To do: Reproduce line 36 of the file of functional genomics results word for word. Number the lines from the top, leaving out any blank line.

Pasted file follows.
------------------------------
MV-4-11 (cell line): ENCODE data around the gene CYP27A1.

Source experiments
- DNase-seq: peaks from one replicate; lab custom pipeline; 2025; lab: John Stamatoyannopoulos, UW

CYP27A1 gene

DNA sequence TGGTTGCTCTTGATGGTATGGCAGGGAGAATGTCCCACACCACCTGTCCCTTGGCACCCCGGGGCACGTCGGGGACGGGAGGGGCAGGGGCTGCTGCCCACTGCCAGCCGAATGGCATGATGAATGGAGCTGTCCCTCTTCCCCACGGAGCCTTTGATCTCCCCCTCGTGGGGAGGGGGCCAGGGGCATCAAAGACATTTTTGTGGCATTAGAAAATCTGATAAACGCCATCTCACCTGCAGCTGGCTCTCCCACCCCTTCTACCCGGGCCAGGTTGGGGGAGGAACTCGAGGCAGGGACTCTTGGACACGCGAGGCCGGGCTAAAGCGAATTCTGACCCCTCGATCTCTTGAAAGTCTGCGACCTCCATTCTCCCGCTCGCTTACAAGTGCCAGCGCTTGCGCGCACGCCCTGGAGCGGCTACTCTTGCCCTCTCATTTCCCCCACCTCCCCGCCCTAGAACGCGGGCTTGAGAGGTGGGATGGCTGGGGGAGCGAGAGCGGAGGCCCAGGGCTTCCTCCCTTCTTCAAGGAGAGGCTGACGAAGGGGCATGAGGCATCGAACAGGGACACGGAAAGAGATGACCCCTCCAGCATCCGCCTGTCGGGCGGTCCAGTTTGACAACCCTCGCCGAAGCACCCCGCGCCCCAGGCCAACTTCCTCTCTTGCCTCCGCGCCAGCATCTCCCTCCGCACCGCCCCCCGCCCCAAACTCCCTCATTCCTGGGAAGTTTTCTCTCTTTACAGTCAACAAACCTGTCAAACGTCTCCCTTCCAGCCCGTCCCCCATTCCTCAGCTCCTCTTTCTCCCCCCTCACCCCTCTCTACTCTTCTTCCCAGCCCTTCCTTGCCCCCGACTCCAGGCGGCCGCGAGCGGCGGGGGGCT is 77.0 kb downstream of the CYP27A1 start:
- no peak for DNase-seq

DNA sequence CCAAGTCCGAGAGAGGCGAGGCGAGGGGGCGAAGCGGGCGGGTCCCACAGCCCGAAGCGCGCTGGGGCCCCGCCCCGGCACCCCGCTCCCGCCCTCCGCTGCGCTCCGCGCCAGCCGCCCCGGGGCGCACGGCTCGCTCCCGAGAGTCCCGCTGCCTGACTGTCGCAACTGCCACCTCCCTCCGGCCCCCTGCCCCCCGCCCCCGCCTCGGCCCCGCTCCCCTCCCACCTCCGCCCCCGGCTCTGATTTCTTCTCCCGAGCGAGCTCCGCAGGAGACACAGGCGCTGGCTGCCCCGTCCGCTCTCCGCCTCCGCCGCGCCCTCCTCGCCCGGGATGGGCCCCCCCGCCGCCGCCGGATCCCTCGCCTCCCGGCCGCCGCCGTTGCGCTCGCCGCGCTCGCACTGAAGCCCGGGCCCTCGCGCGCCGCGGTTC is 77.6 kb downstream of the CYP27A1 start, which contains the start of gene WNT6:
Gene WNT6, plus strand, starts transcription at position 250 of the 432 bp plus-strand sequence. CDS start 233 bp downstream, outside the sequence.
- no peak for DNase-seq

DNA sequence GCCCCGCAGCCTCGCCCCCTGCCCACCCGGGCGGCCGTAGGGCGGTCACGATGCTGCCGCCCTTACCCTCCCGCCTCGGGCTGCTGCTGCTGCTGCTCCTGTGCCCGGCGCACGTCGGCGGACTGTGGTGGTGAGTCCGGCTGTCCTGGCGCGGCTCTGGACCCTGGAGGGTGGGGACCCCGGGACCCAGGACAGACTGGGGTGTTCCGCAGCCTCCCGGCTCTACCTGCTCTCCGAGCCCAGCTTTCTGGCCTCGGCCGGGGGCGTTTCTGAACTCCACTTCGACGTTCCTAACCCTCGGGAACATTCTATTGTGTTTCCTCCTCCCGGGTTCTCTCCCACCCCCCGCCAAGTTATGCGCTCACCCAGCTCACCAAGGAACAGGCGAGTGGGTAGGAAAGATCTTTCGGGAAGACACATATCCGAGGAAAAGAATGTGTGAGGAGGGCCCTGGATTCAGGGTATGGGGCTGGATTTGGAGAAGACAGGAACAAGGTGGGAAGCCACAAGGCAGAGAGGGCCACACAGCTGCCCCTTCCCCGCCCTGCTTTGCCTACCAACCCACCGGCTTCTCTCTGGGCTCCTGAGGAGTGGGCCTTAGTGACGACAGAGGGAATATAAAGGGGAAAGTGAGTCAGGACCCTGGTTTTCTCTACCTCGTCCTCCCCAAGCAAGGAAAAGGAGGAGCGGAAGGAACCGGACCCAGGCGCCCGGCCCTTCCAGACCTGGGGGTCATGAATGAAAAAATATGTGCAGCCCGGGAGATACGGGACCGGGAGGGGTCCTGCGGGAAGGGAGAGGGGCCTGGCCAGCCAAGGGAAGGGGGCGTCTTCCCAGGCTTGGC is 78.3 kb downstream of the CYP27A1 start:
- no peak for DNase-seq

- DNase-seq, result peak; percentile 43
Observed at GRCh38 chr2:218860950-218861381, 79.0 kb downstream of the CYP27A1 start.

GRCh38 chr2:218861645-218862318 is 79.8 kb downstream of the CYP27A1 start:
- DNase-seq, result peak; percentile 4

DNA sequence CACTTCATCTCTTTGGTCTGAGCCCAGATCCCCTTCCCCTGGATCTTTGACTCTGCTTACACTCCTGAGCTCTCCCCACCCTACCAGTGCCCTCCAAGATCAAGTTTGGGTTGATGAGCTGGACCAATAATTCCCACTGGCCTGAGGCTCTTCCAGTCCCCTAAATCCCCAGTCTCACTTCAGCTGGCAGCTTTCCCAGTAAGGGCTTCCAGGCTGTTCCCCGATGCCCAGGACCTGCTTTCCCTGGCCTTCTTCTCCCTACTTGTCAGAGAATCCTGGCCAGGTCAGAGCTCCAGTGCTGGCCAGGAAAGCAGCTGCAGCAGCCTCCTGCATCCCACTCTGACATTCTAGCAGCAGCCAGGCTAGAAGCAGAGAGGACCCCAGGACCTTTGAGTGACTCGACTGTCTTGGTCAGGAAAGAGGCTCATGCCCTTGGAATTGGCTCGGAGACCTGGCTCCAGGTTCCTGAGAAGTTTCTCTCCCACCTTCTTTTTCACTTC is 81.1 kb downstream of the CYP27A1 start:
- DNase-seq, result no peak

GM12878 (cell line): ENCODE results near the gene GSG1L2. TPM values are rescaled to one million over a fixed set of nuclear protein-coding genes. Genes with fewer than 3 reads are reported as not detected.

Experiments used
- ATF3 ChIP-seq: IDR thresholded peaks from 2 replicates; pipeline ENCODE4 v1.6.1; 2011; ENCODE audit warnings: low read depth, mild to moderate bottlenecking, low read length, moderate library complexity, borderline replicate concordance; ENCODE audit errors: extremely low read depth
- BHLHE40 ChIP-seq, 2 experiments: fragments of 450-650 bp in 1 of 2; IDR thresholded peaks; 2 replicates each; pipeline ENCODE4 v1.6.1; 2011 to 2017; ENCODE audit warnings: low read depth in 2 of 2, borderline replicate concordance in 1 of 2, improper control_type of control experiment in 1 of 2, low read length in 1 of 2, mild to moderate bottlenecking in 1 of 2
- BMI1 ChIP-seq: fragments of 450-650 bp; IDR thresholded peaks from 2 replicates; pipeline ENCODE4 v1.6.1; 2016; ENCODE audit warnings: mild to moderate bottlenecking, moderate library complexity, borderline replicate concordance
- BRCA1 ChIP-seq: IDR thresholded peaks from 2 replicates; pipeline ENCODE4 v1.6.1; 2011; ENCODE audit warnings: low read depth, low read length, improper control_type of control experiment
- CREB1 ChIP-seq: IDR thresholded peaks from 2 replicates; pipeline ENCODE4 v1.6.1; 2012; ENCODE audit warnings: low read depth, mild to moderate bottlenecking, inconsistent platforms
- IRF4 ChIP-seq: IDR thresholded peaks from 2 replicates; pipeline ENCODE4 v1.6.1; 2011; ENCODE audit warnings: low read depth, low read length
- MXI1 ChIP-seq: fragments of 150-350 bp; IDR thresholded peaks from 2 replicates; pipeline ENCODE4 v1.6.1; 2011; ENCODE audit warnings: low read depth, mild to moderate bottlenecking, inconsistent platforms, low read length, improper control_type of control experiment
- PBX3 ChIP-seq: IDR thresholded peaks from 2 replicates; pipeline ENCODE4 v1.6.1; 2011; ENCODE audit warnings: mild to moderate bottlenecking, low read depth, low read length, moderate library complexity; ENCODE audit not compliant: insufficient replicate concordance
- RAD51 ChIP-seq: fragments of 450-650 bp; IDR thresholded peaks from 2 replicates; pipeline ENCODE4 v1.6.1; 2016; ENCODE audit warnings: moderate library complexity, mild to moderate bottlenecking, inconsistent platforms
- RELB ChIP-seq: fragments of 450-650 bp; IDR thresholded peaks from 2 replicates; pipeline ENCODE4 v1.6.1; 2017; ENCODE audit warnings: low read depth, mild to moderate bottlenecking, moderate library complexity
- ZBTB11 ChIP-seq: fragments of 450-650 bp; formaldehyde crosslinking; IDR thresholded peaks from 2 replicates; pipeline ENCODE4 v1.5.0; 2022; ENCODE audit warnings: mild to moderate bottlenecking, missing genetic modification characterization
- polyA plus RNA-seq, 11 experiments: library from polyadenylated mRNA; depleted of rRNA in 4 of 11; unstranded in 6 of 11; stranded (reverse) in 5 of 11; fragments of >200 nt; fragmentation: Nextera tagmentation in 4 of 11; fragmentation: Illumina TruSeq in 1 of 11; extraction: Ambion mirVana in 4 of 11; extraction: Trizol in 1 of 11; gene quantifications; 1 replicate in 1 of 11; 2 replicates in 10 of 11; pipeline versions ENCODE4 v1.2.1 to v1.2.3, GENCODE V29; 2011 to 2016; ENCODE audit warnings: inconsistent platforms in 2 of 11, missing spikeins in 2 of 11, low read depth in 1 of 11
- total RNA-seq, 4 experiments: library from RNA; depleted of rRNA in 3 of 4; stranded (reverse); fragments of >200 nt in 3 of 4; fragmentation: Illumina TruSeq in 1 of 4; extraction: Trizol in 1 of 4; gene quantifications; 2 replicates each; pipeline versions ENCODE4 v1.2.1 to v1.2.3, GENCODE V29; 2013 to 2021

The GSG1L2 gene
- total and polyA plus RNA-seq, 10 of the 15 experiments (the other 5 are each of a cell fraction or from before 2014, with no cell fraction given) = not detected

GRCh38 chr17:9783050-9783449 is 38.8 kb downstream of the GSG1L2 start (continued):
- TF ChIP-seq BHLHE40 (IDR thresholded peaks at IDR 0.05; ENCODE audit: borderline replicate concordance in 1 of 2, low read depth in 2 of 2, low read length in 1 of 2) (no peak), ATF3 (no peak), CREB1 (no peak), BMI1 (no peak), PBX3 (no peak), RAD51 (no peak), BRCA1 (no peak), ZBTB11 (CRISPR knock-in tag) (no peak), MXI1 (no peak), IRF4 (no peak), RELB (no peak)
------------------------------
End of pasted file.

- TF ChIP-seq BHLHE40 (IDR thresholded peaks at IDR 0.05; ENCODE audit: borderline replicate concordance in 1 of 2, low read depth in 2 of 2, low read length in 1 of 2) (no peak), ATF3 (no peak), CREB1 (no peak), BMI1 (no peak), PBX3 (no peak), RAD51 (no peak), BRCA1 (no peak), ZBTB11 (CRISPR knock-in tag) (no peak), MXI1 (no peak), IRF4 (no peak), RELB (no peak)